40 editors at a scientific journal just resigned in protest of their publisher's "greed"

Critics say research is hobbled by profit-driven journals. That has far-reaching ramifications for science

By Troy Farah

Science & Health Editor

Published May 10, 2023 5:00AM (EDT)

Closeup of the edge of open book pages (Getty Images/FactoryTh)
Closeup of the edge of open book pages (Getty Images/FactoryTh)

Academic publishing is the bedrock of modern science: a published paper in a respected, peer-reviewed journal is the mark of scientific advancement, the hinge point upon which most technological, medical and social advances rely. Yet the sanctity of the scientific enterprise is suffering due to "greed," according to a growing chorus of voices in the scientific community.

The massive forum of scientific and medical journals known as "the literature" is primarily how researchers and doctors have shared their work for several centuries, allowing others to interpret, build, critique, recontextualize and hypercharge how we understand reality through science and data. The process of peer-review, in theory, holds scientific examination accountable while editors at these publications can curate credible archives of intellect and understanding.

Being published in the journal costs money — a fee known as an article processing charge, which comes in at $3,450 for NeuroImage.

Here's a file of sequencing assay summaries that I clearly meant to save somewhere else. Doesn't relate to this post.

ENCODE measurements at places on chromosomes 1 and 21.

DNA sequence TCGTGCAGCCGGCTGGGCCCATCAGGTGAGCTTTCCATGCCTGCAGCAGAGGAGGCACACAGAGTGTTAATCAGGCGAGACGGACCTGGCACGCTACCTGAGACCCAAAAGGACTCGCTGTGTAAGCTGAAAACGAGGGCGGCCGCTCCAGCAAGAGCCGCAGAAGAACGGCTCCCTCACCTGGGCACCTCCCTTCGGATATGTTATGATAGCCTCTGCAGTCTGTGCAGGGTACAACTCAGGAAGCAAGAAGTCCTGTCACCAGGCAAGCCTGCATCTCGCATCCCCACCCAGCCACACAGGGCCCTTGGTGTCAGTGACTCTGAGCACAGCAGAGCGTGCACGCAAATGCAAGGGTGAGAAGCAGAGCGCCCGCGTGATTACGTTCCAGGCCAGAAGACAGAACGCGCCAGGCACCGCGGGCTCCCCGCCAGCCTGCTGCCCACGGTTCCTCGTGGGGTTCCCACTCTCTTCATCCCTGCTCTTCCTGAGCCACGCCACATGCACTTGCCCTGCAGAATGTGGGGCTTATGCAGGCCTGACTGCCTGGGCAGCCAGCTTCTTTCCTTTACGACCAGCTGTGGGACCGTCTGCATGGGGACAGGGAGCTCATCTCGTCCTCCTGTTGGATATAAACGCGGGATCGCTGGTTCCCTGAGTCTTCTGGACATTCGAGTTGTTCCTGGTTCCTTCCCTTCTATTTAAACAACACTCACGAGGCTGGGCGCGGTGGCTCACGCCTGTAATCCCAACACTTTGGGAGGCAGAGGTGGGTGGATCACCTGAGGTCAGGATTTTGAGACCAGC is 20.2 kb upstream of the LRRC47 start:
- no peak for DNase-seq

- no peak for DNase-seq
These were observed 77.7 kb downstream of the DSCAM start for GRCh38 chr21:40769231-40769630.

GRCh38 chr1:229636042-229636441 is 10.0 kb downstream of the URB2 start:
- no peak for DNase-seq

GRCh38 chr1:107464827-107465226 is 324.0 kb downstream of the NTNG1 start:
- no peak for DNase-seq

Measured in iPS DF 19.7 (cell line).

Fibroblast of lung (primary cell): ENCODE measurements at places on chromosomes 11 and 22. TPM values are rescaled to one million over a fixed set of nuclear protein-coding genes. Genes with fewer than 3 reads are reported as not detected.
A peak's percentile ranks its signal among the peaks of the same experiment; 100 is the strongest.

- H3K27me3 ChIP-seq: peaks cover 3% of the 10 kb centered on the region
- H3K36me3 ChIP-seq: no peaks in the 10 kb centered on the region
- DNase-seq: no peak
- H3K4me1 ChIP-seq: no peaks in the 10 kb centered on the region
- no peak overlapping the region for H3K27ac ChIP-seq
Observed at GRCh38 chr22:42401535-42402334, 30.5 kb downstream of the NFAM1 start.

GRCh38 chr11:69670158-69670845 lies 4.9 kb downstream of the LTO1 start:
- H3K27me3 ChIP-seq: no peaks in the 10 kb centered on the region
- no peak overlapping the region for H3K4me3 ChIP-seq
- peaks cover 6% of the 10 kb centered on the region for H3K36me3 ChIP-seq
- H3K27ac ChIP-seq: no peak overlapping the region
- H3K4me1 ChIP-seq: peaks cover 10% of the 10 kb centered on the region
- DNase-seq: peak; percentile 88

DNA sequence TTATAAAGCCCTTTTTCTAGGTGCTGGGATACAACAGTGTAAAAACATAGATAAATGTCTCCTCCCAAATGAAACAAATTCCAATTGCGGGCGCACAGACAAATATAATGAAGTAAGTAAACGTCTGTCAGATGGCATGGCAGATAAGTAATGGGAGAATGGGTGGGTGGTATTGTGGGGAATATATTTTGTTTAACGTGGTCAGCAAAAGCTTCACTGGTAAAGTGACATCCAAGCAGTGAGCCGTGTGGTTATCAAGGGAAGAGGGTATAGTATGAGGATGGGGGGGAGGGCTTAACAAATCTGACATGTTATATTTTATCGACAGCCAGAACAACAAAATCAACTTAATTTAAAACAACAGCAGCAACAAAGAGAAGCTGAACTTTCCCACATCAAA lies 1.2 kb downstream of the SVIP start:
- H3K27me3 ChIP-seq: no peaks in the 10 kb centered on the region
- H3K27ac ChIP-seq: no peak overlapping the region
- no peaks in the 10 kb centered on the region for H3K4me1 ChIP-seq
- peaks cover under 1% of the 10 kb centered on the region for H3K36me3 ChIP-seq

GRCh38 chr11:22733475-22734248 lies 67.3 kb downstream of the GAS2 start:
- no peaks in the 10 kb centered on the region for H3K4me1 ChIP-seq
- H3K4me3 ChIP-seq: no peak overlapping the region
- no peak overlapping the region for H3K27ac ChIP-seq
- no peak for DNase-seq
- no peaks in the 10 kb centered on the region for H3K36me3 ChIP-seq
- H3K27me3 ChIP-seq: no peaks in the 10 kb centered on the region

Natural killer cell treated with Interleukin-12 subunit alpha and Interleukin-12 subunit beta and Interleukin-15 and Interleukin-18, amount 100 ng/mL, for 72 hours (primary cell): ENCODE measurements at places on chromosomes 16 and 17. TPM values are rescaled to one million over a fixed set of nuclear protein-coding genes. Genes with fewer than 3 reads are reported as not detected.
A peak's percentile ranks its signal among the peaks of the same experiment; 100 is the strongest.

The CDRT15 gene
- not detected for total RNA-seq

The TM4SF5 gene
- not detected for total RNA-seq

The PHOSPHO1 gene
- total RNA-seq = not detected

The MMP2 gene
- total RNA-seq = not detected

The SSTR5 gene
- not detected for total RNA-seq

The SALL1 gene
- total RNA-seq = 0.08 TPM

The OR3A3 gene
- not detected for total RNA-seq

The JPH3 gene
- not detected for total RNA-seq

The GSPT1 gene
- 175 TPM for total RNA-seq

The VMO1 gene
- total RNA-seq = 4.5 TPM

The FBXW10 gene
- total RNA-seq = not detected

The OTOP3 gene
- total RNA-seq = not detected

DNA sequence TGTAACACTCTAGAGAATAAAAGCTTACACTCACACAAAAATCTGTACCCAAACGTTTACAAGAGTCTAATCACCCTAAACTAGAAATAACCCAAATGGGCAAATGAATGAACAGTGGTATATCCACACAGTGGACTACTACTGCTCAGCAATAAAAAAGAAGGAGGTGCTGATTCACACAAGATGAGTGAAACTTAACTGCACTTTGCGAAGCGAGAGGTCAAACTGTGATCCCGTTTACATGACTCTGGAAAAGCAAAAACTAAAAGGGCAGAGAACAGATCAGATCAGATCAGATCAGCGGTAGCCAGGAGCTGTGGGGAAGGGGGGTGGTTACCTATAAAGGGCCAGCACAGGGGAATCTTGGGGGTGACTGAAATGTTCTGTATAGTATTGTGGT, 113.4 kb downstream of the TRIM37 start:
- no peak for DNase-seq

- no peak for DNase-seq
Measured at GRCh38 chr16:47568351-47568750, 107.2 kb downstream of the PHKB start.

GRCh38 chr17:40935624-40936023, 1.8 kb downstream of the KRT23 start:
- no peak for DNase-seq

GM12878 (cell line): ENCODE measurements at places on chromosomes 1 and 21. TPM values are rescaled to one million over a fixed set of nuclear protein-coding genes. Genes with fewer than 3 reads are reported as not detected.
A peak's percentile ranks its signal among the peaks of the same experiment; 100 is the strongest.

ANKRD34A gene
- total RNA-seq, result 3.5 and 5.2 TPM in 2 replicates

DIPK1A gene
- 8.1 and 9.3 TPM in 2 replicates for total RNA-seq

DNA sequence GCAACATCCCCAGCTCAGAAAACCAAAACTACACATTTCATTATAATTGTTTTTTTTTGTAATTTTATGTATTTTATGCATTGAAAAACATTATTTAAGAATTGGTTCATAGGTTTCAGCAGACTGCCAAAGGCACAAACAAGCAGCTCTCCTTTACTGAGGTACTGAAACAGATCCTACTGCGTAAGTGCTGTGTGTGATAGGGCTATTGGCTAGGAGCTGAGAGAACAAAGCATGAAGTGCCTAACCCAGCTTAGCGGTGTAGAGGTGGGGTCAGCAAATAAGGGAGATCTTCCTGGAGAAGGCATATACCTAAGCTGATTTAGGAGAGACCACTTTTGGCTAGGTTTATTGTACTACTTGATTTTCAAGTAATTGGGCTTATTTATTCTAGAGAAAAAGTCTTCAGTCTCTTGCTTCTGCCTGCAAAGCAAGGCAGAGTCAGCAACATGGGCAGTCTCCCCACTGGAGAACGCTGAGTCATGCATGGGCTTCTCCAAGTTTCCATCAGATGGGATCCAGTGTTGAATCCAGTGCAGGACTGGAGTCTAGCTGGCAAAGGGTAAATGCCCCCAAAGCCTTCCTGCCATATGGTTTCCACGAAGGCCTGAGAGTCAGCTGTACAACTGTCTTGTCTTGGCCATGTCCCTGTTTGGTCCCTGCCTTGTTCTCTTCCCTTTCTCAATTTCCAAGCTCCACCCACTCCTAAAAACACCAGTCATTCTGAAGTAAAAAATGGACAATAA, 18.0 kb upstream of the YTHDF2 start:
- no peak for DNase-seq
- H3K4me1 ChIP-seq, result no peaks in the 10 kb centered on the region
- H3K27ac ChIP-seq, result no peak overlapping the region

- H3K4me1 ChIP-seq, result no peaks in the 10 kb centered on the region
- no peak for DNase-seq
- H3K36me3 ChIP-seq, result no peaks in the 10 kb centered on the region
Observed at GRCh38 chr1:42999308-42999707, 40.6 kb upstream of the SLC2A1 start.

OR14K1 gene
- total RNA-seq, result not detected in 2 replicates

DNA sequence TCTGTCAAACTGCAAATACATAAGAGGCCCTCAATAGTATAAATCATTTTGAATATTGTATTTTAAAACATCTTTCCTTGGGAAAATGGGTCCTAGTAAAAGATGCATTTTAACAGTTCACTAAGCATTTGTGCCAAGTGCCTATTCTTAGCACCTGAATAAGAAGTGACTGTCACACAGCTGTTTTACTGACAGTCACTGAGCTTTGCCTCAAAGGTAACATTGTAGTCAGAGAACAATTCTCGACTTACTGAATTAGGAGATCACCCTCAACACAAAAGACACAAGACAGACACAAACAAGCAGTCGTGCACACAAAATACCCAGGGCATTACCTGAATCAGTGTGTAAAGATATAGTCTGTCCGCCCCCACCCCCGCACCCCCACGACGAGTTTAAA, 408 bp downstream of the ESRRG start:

But access to these archives remains an unobtainable threshold for many people, according to a growing number of voices who have grown disillusioned with at least some aspects of this model. Critics say that modern scientific publishing is structured in a way that funnels money to multi-billion dollar corporations. That has far-reaching ramifications for scientific progress — not to mention public understanding and trust in science.

This came to a boil on April 17, when more than 40 scientists resigned from their editorial positions at a journal called NeuroImage — one of the world's leading publications concerning brain imaging. Founded in 1992, the journal publishes around 1,000 articles per year with an impact factor of 7.4, which is a metric for how often the journal's research is cited by others. NeuroImage has been open access since 2020, a mode of scientific publishing that eschews paywalls, allowing anyone to read the research, share it and build upon it.

Nonetheless, to be published in the journal costs money, a fee known as an article processing charge (APC), which comes in at $3,450 for NeuroImage. The editors requested last June that this fee be reduced to below $2,000, but Elsevier, the journal's parent company, didn't budge. So the editors quit — all 42 of them — and started their own non-profit open access journal, Imaging Neuroscience, which is being published by MIT Press.